Have you got what it takes to succeed in Europe? Yes, oui, ja?

May 4, 2001

European managers need to speak fluent English more than ever before, but English alone is not enough. Firms are increasingly demanding that candidates for high-level posts speak at least two, if not three, languages, a survey of multinational companies' language needs has found.

English is the language most commonly used in electronic communication, and most companies expect its use to become even more widespread, according to the report by the Community of European Management Schools, an alliance of academic and business partners.

But a second foreign language "represents a major advantage," says the report, which is compiled from information collected from interviews with nearly 40 companies that provided placements for CEMS students.

Valerie Gauthier, director of the Centre de Ressources et d'Etudes Anglophones at French business school HEC, and one of the report's authors, noted that employers recognised competence in languages as an indication that a candidate was more adaptable and open-minded: "Not necessarily because of the level of the language, but as a sign of willingness to learn a different culture."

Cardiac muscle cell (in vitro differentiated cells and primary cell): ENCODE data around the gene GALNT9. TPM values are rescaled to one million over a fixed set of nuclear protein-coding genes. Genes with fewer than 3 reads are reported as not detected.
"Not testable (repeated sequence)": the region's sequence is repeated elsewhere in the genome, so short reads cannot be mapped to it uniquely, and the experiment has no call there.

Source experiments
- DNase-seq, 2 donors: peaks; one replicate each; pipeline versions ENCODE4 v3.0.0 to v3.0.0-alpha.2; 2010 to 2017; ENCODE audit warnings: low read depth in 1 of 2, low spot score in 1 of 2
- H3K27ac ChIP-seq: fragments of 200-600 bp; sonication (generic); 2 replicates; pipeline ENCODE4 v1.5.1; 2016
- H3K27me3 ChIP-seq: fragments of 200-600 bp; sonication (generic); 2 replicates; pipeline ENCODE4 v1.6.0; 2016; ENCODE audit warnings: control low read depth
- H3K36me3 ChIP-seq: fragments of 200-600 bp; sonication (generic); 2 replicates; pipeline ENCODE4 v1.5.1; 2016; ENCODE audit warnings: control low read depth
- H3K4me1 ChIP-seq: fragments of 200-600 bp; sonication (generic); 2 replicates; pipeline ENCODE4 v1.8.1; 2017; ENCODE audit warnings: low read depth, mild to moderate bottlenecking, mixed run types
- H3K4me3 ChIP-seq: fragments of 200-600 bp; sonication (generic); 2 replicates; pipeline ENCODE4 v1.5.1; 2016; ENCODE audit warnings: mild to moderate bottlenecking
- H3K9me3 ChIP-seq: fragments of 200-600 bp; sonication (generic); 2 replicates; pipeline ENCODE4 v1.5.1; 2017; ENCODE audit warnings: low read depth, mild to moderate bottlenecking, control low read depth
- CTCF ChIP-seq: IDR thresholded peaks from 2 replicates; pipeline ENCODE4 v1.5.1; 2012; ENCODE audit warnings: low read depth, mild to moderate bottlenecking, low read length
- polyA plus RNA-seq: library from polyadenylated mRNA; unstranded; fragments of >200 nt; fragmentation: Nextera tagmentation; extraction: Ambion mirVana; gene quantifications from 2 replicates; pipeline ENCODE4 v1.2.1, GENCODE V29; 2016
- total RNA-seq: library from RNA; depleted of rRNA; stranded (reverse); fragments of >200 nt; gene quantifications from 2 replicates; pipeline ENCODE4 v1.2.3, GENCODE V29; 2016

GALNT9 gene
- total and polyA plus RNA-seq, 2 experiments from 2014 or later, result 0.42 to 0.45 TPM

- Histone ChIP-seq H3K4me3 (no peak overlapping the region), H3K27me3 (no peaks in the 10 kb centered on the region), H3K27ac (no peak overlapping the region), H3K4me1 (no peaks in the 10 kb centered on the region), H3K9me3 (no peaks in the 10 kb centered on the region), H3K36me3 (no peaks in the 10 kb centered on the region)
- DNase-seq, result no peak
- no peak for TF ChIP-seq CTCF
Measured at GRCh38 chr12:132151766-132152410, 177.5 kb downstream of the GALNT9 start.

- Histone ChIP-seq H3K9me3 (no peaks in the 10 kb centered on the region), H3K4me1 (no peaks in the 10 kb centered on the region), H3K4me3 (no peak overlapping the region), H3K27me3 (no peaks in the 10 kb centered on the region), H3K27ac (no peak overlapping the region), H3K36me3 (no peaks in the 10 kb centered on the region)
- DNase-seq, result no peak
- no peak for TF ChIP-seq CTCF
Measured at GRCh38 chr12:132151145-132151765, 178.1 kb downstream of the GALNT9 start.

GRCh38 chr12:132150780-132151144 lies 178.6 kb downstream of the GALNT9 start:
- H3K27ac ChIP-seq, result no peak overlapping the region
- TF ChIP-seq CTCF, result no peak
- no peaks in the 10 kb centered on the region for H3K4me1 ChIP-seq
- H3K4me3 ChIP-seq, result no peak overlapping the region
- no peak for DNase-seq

The CEMS is a partnership of 17 European higher education institutions and a number of multinational companies that include Accenture, Danone, Procter & Gamble and Reuters.

The CEMS masters degree in management requires students to speak at least three languages.

Details: triona.campbell@cems.org

You've reached your article limit.

Register to continue

Registration is free and only takes a moment. Once registered you can read a total of 3 articles each month, plus:

  • Sign up for the editor's highlights
  • Receive World University Rankings news first
  • Get job alerts, shortlist jobs and save job searches
  • Participate in reader discussions and post comments

Have your say

Log in or register to post comments

Most Commented

James Fryer illustration (27 July 2017)

It is not Luddism to be cautious about destroying an academic publishing industry that has served us well, says Marilyn Deegan

Jeffrey Beall, associate professor and librarian at the University of Colorado Denver

Creator of controversial predatory journals blacklist says some peers are failing to warn of dangers of disreputable publishers

Hand squeezing stress ball
Working 55 hours per week, the loss of research periods, slashed pensions, increased bureaucracy, tiny budgets and declining standards have finally forced Michael Edwards out
Kayaker and jet skiiers

Nazima Kadir’s social circle reveals a range of alternative careers for would-be scholars, and often with better rewards than academia

hole in ground

‘Drastic action’ required to fix multibillion-pound shortfall in Universities Superannuation Scheme, expert warns